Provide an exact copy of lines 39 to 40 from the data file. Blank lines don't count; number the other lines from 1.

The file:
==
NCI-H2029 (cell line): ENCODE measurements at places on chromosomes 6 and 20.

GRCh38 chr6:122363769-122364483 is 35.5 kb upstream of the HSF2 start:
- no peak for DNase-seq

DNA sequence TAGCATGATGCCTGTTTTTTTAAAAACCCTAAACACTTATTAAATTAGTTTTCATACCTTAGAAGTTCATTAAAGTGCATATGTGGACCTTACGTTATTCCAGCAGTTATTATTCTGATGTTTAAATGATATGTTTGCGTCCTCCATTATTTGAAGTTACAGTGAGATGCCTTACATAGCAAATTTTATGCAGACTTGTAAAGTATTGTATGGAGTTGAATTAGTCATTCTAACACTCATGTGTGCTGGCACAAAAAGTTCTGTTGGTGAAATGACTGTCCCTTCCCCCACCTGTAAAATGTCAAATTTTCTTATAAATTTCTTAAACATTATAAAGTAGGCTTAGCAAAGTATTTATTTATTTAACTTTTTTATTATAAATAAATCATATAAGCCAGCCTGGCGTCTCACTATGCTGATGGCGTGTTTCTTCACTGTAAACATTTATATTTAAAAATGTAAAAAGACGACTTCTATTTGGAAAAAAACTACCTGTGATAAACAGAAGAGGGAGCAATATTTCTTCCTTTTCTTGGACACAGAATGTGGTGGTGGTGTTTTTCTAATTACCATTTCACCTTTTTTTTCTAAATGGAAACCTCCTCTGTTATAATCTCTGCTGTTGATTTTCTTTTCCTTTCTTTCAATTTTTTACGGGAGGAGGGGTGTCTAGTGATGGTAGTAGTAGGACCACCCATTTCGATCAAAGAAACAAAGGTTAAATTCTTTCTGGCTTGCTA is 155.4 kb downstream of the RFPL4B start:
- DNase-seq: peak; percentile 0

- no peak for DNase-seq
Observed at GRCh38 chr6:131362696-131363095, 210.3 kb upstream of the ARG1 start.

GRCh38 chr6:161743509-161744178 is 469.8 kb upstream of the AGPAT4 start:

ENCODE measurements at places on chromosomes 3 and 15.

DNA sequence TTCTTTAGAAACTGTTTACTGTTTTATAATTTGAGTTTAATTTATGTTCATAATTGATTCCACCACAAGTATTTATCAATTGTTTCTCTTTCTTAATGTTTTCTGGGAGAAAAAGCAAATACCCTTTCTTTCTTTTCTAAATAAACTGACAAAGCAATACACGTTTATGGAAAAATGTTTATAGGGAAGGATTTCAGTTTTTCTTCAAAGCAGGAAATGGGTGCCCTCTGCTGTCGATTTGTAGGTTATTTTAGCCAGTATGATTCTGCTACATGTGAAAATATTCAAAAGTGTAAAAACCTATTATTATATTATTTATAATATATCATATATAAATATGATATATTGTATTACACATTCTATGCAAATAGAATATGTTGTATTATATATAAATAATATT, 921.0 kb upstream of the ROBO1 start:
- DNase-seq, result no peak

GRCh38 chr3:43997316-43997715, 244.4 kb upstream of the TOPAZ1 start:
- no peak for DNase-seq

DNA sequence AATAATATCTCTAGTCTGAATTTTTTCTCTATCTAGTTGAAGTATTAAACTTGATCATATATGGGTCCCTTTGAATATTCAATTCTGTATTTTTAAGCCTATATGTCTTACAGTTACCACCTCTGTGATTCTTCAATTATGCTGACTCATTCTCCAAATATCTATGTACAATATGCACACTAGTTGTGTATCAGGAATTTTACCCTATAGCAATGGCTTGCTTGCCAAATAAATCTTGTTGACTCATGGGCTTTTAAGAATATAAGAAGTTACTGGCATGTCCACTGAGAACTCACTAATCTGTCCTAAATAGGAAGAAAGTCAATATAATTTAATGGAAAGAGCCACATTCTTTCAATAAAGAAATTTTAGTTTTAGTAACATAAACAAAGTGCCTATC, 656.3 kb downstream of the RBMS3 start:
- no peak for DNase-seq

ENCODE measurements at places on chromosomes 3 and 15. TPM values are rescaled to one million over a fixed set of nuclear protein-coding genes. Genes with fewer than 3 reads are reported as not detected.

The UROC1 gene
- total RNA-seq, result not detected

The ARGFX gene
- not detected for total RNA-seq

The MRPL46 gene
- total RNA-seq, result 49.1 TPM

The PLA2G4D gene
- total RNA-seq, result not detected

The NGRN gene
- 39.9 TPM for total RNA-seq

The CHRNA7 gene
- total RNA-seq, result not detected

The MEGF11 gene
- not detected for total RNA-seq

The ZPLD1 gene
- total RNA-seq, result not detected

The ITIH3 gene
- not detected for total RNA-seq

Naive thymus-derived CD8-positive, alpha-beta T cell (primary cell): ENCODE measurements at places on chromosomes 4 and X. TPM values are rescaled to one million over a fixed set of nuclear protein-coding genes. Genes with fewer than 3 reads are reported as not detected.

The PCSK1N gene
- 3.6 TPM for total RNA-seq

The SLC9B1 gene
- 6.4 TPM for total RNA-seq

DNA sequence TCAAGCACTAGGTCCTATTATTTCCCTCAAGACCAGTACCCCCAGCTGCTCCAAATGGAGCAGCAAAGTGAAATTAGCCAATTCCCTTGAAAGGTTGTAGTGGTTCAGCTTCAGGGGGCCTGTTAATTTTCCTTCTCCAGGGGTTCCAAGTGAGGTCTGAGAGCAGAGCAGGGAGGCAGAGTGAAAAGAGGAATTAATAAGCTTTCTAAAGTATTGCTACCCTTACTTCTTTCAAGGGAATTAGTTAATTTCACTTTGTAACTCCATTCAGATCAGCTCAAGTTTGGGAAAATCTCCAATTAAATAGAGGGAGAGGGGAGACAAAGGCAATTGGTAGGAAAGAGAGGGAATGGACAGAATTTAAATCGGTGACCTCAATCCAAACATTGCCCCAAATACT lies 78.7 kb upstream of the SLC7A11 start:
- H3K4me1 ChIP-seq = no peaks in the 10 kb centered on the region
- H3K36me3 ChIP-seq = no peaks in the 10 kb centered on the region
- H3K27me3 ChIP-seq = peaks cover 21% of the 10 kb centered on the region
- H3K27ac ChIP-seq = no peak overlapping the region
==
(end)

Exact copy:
- 6.4 TPM for total RNA-seq

DNA sequence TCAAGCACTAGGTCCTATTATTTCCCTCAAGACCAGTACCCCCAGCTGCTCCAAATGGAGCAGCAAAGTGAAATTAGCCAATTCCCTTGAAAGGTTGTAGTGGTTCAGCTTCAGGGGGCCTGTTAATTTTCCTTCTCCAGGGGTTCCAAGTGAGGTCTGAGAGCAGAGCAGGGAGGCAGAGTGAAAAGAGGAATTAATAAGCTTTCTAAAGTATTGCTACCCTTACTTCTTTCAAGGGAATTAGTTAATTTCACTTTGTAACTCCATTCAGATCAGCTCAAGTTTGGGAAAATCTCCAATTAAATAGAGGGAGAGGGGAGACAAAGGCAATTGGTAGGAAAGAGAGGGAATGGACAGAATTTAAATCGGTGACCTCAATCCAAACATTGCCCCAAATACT lies 78.7 kb upstream of the SLC7A11 start: